Alzheimer's: Deep brain stimulation 'reverses' disease

By James Gallagher
Health reporter, BBC News

image captionElectrodes are placed directly onto the brain

Scientists in Canada have raised a tantalising prospect - reversing Alzheimer's disease.

Brain shrinkage, declining function and memory loss had been thought to be irreversible.

They used a technique known as deep brain stimulation - applying electricity directly to regions of the brain. In two patients, the brain's memory hub reversed its expected decline and actually grew.

Deep brain stimulation has been used in tens of thousands of patients with Parkinson's as well as having an emerging role in Tourette's Syndrome and depression.

Yet precisely how it works is still unknown.

The procedure is all done under a local anaesthetic. An MRI scan identifies the target within the brain. The head is held in a fixed position, a small region of the brain is exposed and thin electrodes are positioned next to the region of the brain to be stimulated.

The electrodes are hooked up to a battery which is implanted under the skin next to the collar bone.

Prof John Stein, from the University of Oxford, said: "Most people would say we do not know why this works."

His theory is that in Parkinson's, brain cells become trapped in a pattern of electrical bursts, followed by silences, then bursts and silences and so on. Continuous high frequency stimulation then disrupts the rhythm. However, he accepts that "not everyone will accept this account".


How deep brain stimulation could have a role in Alzheimer's is even more of an unknown.

image captionA patient with Parkinson's having surgery to implant electrodes

In Alzheimer's, the hippocampus is one of the first regions to shrink. It is the memory hub converting short-term memory to long-term memory. Damage leads to some of the early symptoms of Alzheimer's - memory loss and disorientation.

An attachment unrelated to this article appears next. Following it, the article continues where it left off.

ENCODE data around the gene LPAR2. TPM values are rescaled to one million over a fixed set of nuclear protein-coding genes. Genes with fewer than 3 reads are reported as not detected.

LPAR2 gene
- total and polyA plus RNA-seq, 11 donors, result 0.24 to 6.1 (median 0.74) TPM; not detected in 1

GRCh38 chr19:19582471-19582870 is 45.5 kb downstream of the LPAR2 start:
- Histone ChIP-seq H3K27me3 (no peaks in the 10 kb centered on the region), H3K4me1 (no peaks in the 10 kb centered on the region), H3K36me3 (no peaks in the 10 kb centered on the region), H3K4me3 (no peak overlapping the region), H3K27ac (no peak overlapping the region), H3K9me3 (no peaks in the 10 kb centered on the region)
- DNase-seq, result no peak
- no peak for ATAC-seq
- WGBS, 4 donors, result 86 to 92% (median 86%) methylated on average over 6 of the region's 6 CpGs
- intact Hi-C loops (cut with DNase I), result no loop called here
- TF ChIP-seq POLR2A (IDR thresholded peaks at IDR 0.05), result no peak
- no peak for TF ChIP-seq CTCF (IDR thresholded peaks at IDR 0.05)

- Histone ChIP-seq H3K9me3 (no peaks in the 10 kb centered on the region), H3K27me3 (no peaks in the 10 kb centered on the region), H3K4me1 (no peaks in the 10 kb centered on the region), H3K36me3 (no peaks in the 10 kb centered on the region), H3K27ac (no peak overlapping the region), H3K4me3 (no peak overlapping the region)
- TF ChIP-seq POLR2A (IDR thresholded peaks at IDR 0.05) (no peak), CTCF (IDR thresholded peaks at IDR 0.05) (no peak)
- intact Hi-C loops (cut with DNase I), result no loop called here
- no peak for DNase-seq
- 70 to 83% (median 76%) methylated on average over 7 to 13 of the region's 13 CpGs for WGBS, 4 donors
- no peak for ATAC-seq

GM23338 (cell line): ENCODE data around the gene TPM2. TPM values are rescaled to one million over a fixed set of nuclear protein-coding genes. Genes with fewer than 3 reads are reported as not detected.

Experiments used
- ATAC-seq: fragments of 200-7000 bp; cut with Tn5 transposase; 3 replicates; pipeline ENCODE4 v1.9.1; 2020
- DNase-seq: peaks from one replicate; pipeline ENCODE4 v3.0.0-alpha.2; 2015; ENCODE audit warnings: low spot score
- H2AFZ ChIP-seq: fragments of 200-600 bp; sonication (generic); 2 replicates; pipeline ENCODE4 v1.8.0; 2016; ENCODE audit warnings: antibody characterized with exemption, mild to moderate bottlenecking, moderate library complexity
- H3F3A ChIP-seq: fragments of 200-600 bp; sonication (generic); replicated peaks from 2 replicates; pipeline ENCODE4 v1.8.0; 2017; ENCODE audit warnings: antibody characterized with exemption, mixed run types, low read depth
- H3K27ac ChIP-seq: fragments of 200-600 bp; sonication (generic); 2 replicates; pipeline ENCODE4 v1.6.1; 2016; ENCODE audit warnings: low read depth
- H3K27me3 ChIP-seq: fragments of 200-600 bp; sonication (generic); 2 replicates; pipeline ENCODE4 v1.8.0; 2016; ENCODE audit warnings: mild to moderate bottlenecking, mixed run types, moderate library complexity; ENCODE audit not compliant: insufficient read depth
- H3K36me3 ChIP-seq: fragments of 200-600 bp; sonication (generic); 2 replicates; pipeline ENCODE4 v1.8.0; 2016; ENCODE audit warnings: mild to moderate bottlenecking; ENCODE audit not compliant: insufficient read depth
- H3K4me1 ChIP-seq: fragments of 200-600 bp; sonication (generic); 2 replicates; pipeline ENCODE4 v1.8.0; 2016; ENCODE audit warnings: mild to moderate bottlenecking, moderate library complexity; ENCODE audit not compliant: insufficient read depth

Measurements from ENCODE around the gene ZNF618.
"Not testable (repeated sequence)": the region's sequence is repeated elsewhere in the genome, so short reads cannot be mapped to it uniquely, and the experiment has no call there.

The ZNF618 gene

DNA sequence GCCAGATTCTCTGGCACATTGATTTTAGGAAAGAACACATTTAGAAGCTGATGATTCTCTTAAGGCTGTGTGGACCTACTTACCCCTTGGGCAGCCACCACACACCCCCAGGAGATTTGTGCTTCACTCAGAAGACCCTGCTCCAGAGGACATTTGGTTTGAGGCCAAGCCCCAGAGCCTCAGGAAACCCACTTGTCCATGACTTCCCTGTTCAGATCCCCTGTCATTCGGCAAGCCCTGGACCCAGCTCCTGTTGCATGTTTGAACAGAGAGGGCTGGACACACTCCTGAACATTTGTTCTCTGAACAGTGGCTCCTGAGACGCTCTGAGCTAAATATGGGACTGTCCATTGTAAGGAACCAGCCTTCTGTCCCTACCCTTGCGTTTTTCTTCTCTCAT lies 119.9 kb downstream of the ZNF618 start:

By late stage Alzheimer's brain cells are dead or dying across the whole of the brain.

The study at the University of Toronto took six patients with the condition. Deep brain stimulation was applied to the fornix - a part of the brain which passes messages onto the hippocampus.

Lead researcher Prof Andres Lozano said you would expect the hippocampus to shrink by five per cent on average in a year in patients with Alzheimer's.

After 12 months of stimulation, he said one patient had a five per cent increase and another had an eight per cent increase.

"How big a deal is 8%? It is huge. We've never seen the hippocampus grow in Alzheimer's under any circumstance. It was an amazing finding for us," he told the BBC.

"This is the first time that brain stimulation in a human being has been shown to grow an area of your brain.

When it came to the symptoms he said: "In one of the patients, he is better after a year's stimulation than when he started, so his Alzheimer's has reversed if you like."

Early days

The findings were presented at the Society for Neuroscience conference in November but they have yet to be published in an academic journal.

Prof Lozano said experiments in animals showed that this kind of stimulation could create new nerve cells.

Prof Stein said he was "very encouraged" by the early findings, but the key would be showing "whether their memory improved".

"It is not unexpected that there might be some saviour of the brain which is dying if you can keep it going," he added.

image captionThousands of patients with Parkinson's have had deep brain stimulation.

Dr Marie Janson, from Alzheimer's Research UK, said "it would be very significant" if you could reverse brain shrinkage and that "if you could delay the onset of Alzheimer's for five years you would halve the number of people affected."

To test whether this is really working, rather than being a fluke result, the researchers are going to perform a larger trial.

Prof Lozano says that for now: "a word of caution is appropriate, these are very early days and a very small number of patients are involved."

Starting in April they are aiming to enrol around 50 patients with mild Alzheimer's. All will be implanted with electrodes, but they will be turned on in only half of them. The researchers will then see if there is any difference in the hippocampus between the two groups.

They are specifically looking at patients with mild Alzheimer's because of the six patients with the condition, it was only the two with the mildest symptoms that improved.

One theory they are considering is that after a certain level of damage patients reach a point of no return.

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